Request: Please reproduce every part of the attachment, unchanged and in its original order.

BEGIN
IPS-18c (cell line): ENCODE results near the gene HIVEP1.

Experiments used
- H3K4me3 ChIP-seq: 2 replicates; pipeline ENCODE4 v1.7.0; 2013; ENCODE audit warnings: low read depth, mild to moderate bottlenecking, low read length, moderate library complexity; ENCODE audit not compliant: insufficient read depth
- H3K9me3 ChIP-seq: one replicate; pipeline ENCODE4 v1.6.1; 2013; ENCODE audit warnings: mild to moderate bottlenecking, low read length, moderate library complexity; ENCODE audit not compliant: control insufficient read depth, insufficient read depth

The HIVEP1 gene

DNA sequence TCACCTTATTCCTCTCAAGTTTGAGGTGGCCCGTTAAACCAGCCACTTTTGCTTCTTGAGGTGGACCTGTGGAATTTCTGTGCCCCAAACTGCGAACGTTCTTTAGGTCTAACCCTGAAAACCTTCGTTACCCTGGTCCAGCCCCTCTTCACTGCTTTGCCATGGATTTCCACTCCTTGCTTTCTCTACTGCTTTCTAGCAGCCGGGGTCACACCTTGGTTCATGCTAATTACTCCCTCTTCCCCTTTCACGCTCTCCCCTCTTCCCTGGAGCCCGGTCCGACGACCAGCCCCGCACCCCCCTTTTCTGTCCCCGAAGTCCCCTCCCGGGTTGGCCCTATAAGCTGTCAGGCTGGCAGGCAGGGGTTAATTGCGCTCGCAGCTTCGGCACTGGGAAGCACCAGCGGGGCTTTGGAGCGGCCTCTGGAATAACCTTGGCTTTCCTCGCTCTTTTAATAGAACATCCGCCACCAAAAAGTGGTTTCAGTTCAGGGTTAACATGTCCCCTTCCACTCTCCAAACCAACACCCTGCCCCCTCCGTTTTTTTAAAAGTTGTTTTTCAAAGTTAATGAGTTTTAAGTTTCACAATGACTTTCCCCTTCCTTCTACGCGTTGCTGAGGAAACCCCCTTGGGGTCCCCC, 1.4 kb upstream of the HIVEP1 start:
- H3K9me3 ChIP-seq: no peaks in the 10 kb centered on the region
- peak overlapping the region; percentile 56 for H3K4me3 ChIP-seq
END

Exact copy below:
IPS-18c (cell line): ENCODE results near the gene HIVEP1.

Experiments used
- H3K4me3 ChIP-seq: 2 replicates; pipeline ENCODE4 v1.7.0; 2013; ENCODE audit warnings: low read depth, mild to moderate bottlenecking, low read length, moderate library complexity; ENCODE audit not compliant: insufficient read depth
- H3K9me3 ChIP-seq: one replicate; pipeline ENCODE4 v1.6.1; 2013; ENCODE audit warnings: mild to moderate bottlenecking, low read length, moderate library complexity; ENCODE audit not compliant: control insufficient read depth, insufficient read depth

The HIVEP1 gene

DNA sequence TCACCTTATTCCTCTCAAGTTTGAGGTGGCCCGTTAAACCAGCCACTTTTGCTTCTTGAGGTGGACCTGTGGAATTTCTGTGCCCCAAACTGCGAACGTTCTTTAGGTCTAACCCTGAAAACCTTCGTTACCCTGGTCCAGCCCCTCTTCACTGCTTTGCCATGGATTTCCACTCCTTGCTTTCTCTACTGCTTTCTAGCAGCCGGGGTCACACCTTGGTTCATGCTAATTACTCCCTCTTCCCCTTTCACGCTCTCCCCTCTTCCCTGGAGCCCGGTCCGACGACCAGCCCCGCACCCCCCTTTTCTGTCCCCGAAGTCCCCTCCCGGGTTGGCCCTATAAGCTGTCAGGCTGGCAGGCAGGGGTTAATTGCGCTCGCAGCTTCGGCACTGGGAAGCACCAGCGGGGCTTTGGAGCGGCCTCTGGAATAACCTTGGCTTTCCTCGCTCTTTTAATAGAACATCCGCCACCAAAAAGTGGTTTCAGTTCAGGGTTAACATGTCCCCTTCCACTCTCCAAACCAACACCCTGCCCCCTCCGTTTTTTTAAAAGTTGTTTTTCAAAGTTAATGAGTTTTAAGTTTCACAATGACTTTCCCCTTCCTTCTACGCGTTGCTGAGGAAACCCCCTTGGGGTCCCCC, 1.4 kb upstream of the HIVEP1 start:
- H3K9me3 ChIP-seq: no peaks in the 10 kb centered on the region
- peak overlapping the region; percentile 56 for H3K4me3 ChIP-seq